Computer scientists tend to focus on the technical aspects of cybercrime whereas for criminologists it is the human side that takes centre stage. But these two worlds are rapidly becoming one. The time has come for a new analytical framework for studying cybercrime.
‘Cybercrime has been used to describe a wide range of offenses,’ says Wytske van der Wagen, assistant professor within the Department of Criminology at Erasmus School of Law. ‘On the one hand, you have the digital equivalents of traditional crime, such as online shopping scams on eBay. On the other, you have cybercrime for which a digital infrastructure is not only a means but also a target. Think of unauthorised access to a computer, botnets, ransomware or shutting down a power grid.’ In her research, she mainly focusses on this latter, technical kind of cybercrime.
A closer look at the relationship between man and machine
Such technical cybercrime has dynamic attributes not observed in traditional crime. Think of automation, whereby a single mouse click can cause a lot of damage, or of a computer virus that, once released, spreads on its own, perhaps even wreaking unintended havoc. Right now, it still is a human perpetrator outsourcing certain tasks to a machine. But the role of the machine is ever-increasing. ‘With artificial intelligence on the rise, it may be the machine making most decisions,’ Van der Wagen says. ‘Some “pre-digital” criminological concepts and theories may remain applicable, with perhaps some adaptation required. But there is a knowledge gap when it comes to understanding how perpetrators and technology influence each other.’
The role of the machine in cybercrime is ever-increasing, especially with the rise of artificial intelligence
In her own efforts to fill this gap, Van der Wagen delved into so-called Actor Network Theory (ANT) in which the world is observed through a lens of constantly shifting relationships between humans and technology. ‘It does not provide new explanations as to the causes of cybercrime,’ she says. ‘It provides a new analytical framework for studying its dynamics. How do these criminal offenses unfold and what is the exact role of human and non-human actors in committing them?’ When it comes to ANT, man does not trump machine. Moreover, machines are active participants rather than passive contributors and they don’t even have to be neutral. They’re also not evil in and of themselves, but somewhere in between. ‘When you use this lens to scrutinise a botnet, from its creation through its use to its termination, you will notice a complex network of interactions between the various human and technical entities,’ Van der Wagen says. ‘The most important actor within such a network could be a human or it could be a machine. And you may have to reassess this for each kind of cybercrime, for each incident.’
Criminologists need to intensify their collaboration with technical specialists to increase their understanding of cybercrimes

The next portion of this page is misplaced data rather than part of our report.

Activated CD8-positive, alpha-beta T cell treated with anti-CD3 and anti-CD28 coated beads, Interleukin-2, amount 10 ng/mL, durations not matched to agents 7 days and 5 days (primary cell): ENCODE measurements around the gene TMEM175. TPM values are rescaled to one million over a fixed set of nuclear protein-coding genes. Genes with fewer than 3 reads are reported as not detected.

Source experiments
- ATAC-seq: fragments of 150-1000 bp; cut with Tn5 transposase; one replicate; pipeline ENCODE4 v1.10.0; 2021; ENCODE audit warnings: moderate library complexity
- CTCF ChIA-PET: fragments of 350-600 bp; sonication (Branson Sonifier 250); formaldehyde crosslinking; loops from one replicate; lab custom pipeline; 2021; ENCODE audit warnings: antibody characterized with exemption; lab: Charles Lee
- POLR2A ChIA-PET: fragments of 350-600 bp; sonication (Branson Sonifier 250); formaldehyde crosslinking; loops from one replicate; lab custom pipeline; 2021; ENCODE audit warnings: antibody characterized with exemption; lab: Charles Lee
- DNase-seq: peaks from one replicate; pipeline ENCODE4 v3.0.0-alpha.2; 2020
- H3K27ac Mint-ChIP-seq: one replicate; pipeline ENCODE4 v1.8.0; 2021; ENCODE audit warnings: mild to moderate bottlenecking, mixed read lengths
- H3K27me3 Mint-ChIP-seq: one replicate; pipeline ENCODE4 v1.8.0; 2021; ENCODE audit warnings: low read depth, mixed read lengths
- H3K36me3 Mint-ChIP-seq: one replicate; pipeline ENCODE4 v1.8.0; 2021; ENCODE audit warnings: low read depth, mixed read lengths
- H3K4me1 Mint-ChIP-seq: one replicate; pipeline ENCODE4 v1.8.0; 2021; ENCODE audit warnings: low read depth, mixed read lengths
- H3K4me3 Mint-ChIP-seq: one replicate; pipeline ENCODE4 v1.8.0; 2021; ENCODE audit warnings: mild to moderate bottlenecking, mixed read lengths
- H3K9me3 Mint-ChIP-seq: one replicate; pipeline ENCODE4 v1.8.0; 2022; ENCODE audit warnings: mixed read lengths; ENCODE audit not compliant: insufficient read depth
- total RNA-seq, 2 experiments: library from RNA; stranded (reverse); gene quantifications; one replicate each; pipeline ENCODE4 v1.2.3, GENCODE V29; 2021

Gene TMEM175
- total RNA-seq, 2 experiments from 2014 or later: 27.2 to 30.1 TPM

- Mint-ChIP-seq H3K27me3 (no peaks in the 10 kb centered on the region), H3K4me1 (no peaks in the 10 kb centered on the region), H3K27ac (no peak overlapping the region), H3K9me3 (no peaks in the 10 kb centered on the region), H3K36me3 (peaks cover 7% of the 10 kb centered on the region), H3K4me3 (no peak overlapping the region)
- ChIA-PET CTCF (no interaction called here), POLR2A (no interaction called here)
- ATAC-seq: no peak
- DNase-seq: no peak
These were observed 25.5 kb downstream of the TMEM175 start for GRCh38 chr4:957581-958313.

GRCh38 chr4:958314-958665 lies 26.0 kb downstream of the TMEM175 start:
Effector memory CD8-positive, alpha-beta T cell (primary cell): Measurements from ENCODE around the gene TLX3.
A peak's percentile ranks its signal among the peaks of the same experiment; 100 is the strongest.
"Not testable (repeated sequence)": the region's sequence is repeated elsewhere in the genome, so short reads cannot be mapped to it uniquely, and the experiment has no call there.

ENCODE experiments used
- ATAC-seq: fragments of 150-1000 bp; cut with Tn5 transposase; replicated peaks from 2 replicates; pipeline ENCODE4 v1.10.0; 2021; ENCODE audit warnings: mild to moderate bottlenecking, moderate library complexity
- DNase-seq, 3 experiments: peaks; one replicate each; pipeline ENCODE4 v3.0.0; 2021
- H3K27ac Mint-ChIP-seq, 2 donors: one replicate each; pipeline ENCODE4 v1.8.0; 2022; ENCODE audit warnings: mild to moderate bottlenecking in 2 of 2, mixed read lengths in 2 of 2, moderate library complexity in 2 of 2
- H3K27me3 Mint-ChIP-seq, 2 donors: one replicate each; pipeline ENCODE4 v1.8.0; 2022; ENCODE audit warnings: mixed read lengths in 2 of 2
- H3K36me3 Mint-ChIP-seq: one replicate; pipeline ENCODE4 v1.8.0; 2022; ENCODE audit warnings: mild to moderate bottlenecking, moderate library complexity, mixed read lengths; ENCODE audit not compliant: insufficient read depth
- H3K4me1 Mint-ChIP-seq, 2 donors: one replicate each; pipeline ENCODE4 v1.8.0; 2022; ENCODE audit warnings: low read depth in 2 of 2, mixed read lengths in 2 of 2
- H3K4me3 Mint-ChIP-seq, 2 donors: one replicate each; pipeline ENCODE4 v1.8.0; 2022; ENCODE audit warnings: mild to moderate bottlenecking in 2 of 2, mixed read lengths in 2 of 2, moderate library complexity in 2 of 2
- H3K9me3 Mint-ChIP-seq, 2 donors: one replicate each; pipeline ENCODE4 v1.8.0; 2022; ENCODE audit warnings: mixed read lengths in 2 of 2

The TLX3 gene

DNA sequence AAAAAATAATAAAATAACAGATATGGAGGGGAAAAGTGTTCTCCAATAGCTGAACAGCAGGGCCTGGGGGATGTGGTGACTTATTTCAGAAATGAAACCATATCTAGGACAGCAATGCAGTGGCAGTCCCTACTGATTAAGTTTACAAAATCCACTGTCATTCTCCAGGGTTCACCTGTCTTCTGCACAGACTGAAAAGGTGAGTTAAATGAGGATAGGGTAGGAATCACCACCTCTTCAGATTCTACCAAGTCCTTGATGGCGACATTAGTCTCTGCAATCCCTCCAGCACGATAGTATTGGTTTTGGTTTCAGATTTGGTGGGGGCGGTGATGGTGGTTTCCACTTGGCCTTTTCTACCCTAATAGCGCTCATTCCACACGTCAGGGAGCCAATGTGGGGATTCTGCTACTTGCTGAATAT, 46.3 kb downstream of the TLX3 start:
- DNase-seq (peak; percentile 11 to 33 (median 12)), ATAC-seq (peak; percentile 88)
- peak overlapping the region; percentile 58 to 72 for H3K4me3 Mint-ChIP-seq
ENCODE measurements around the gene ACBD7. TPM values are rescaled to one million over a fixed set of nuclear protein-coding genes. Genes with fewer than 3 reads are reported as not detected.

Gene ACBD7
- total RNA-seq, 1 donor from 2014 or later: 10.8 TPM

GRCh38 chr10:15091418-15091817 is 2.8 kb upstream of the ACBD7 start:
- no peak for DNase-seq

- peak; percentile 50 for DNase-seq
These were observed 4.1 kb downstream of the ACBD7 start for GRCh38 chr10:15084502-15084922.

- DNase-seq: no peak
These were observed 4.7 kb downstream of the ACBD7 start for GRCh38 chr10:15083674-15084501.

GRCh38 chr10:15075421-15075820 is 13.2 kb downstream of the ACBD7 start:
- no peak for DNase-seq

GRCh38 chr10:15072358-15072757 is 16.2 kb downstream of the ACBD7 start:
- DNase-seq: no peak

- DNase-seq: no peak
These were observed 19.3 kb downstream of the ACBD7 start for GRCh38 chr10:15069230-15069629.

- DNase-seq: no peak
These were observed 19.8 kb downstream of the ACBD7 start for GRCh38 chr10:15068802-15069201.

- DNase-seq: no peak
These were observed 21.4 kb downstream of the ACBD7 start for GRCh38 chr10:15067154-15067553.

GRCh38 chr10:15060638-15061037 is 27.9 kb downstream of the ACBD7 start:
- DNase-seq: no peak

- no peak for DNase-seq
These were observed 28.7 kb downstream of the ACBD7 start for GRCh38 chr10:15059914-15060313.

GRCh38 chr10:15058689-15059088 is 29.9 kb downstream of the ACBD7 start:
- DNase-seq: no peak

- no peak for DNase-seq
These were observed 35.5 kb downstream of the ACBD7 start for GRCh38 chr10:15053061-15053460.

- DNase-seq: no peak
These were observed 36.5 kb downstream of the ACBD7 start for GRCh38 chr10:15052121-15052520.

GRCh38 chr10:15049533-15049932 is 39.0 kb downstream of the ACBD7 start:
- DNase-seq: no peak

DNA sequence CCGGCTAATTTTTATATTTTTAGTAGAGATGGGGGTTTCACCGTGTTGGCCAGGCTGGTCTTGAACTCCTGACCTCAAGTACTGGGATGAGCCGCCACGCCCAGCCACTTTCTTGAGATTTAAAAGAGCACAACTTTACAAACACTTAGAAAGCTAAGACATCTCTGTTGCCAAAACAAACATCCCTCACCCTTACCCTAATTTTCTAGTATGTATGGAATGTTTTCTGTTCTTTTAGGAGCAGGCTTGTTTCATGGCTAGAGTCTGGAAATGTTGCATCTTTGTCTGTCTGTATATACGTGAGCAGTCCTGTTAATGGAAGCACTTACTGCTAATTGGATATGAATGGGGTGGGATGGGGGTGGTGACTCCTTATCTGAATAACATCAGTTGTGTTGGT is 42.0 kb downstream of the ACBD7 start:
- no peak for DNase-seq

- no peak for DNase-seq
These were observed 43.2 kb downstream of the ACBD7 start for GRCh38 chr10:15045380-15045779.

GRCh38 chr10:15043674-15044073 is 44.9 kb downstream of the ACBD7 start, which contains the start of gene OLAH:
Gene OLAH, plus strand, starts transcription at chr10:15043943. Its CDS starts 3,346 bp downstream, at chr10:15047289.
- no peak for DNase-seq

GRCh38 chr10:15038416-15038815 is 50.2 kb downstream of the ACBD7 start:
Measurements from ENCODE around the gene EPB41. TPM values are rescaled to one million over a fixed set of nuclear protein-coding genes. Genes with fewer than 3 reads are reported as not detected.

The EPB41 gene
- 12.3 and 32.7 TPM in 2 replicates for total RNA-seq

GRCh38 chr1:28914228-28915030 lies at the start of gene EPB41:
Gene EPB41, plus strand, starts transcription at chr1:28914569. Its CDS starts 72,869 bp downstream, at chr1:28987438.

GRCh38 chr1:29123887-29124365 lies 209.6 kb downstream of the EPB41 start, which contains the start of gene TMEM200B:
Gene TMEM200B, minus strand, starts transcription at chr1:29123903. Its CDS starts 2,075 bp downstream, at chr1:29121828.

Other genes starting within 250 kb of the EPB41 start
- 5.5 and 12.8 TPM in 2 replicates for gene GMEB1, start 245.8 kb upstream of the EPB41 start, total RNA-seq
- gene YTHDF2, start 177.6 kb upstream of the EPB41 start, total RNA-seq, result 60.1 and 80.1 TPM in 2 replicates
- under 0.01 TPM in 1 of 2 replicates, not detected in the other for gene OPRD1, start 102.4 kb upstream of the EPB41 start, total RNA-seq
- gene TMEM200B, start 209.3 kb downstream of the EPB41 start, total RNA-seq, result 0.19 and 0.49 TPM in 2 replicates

Understanding cybercrime at all levels
Criminologists need to intensify their collaboration with technical specialists to increase their understanding of cybercrimes. Last year, Van der Wagen spent four months at the John Jay College of Criminal Justice of the City University of New York. She used this time to research the potential use of artificial intelligence by cybercriminals, and what this means for the relation between man and machine. ‘We are currently forging closer links between the various universities and research groups within the Leiden-Delft-Erasmus collaboration. We want to address all aspects of cybercrime and cyber security – the social, legal and technical aspects – and at all levels; from perpetrators to victims to companies to end-users.’ A promising and challenging collaboration, given that each discipline has its own vocabulary, research methods and frame of mind.
A diverse group of cybercriminals
The goal of such multi-disciplinary collaboration is to generate new insights and to develop new and effective strategies for tackling cybercrime through prevention and intervention. This, again, involves both technical aspects (how to dismantle a botnet) and human aspects (how to convince someone to end a criminal career or to not even start one). A person’s motives and character traits play an important role regarding the latter – something Van der Wagen has investigated on behalf of the Research and Documentation Centre (WODC) of the Ministry of Justice.
‘What cybercriminals have in common is that they are often male and technically skilled,’ she says. ‘Some of them are introvert and have only limited contact in the off-line world. But the stereotype image of a nerd, huddled up in the attic, hacking computer systems out of resentment or boredom, does not hold water. It is a very diverse group of people with many of them having good social skills.’
Effective strategies for tackling cybercrime require insight into these criminals’ motives and character traits
First offenders typically lack insight into the damage they cause. They press a few buttons and, somewhere on earth, a computer system crashes. It’s like a game, but companies can suffer millions of euros in damage. For these perpetrators, it is important to raise awareness of the financial, technical, and emotional damage caused. ‘On top of that, you can order them to perform special community service in which they put their talents to good use,’ Van der Wagen says. ‘It may help them to repent their actions.’ Perpetrators who knowingly commit large-scale fraud or cause structural damage may be more effectively deterred by classic sanctions such as imprisonment or regular community service. Van der Wagen: ‘An annoying side-effect of cybercrime is that damage may continue to progress long after the perpetrator – the human actor – has been apprehended. The rise of artificial intelligence will only make matters worse.’
Text: Merel Engelsman